Be doubly positive about procedure when jumping a car battery
It was a day like any other day at first, but then the car battery blew up. I'd jumped hundreds of dead batteries before. And I knew to be cautious because of the explosive hydrogen gas a battery gives off. But when I jumped the dead battery in my wife's car, my caution must have slackened. The battery blew sky high. It sounded like a shotgun blast, shattering the top of the case and spraying the pieces all over the yard.
It was sheer carelessness. My mistake was making the last jumper-cable connection to the dead battery. When I did, it apparently caused a spark that ignited the hydrogen gas that's vented to the atmosphere from the battery's six cells. ``Most battery explosions occur when jump-starting a car battery,'' reports Dennis Hirschfelder of the National Society to Prevent Blindness, based in New York.
Mr Hirschfelder suggests that drivers of vehicles equipped with maintenance-free batteries get assistance from a service station before trying to jump-start a car with a dead battery.
Don't be deceived by the words ``maintenance free'' he warns. ``Despite their sealed appearance, these batteries do provide for the venting to the atmosphere of explosive hydrogen gas.''
But if you do have to jump a dead battery, here's how to do the job right: First, be sure the dead battery is not frozen. If it is, do not try to jump it.
Keep open flames away from a dead battery.
Be sure the two cars aren't touching. Set the parking brakes on both cars. Shift an automatic transmission into ``park'' and a manual transmission into ``neutral.'' Turn off both ignitions.
If the battery uses water, add to the correct level. Replace the caps and cover with a damp cloth.
Verify that both batteries are negatively grounded and are of the same voltage, either 6 or 12 volts. Your owner's manual has this information. Generally, six caps identify a 12-volt battery; three caps, a 6-volt battery.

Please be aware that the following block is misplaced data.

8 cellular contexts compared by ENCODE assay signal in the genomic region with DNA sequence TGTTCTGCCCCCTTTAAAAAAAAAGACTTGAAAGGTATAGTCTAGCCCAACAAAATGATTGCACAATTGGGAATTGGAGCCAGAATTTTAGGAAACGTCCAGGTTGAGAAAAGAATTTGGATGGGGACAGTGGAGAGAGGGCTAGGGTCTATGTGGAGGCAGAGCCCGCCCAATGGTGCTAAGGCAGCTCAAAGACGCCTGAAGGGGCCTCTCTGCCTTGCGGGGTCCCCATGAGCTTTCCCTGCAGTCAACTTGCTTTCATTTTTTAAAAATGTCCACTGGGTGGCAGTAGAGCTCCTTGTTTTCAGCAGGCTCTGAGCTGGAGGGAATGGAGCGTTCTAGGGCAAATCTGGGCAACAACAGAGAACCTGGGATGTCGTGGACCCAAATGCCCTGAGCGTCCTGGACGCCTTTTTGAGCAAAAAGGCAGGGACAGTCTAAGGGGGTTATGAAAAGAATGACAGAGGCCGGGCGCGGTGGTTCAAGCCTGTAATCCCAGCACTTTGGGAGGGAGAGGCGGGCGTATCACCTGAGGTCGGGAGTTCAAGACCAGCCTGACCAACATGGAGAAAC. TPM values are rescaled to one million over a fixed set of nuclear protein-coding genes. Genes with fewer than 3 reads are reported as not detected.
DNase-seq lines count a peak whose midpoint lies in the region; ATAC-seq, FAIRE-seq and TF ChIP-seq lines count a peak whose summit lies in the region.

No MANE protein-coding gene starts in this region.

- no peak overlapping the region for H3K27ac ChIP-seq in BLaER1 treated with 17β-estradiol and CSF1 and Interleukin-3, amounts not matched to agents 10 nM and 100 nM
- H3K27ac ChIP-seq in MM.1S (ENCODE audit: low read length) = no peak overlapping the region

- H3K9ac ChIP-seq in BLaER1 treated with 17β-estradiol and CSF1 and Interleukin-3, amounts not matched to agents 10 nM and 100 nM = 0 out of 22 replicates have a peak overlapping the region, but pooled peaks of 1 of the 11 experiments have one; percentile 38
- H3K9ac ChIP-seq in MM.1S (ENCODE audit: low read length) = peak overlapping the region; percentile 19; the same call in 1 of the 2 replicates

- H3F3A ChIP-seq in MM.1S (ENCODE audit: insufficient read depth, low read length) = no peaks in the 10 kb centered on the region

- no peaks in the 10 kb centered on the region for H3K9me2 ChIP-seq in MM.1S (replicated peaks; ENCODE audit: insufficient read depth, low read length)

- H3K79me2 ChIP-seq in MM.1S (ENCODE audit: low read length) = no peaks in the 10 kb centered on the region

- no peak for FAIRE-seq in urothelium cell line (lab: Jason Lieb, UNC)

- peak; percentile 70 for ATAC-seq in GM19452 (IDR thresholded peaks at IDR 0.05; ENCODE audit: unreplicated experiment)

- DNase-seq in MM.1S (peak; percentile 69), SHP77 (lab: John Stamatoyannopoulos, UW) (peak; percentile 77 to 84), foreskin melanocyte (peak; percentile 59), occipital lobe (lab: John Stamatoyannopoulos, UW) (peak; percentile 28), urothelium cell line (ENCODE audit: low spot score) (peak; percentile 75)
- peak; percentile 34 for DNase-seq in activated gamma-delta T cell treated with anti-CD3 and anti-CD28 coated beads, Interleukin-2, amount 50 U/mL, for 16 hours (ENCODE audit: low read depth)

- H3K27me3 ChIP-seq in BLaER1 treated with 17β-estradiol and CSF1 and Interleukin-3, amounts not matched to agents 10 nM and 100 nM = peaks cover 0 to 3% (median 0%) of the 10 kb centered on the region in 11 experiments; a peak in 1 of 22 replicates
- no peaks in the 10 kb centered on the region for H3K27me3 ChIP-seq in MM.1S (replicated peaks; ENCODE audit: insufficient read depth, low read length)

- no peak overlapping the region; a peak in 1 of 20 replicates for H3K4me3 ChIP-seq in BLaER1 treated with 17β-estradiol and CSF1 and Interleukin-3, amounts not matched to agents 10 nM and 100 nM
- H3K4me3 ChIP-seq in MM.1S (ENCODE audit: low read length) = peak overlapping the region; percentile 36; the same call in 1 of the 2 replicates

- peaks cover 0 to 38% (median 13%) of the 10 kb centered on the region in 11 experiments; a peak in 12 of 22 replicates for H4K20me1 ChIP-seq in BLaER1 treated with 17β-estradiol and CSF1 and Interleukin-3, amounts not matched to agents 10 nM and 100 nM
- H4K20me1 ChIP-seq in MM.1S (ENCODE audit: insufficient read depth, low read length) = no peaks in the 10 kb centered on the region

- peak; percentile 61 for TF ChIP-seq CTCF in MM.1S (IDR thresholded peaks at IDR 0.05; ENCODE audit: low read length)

Put on safety goggles or glasses, preferably goggles.
Connect one jumper cable to the positive (+) post of the good battery and the other end of the cable to the positive (+) post of the bad battery. Then clamp the other cable to the negative (-) post of the good battery and to either the negative (-) post of the bad battery or the engine block.(SEE CORRECTION BELOW)
Start the car with the good battery; then start the disabled car.
Remove the cable from the engine block or negative (-) post of the car with the dead battery first; then remove the cable from the other car's negative battery post. Finally, remove the positive cable from both batteries.
And be sure that anyone who stops by with his jumper cables to help you really knows what he's doing. It's possible he doesn't or that he may have forgotten the proper procedure.
You can write to the National Society to Prevent Blindness, 79 Madison Avenue, New York, N.Y. 10016 for one of its bright yellow-and-black stickers that give directions for jump-starting a car correctly. Enclose a stamped, self-addressed, business-size (No. 10) envelope. The cost is 25 cents a sticker. Attach it to a clean surface under the hood as close to the battery as possible. Then the next time your car battery needs help, and you have a pair of jumper cables in the trunk, you'll know exactly what to do.
On Monday, Feb. 3, the Monitor ran a story on jumping car batteries. It advised connecting the second jumper cable to the negative post of the good battery and to the negative post of the bad battery or the engine block. While many people do connect the second cable to the negative post of the bad battery, it is much safer to connect it to the engine block, the frame, or any nonpainted surface of the disabled car. If the cable is connected to the negative post of the disabled car battery, there is the possibility of this final connection sparking and igniting hydrogen gas generated in the battery.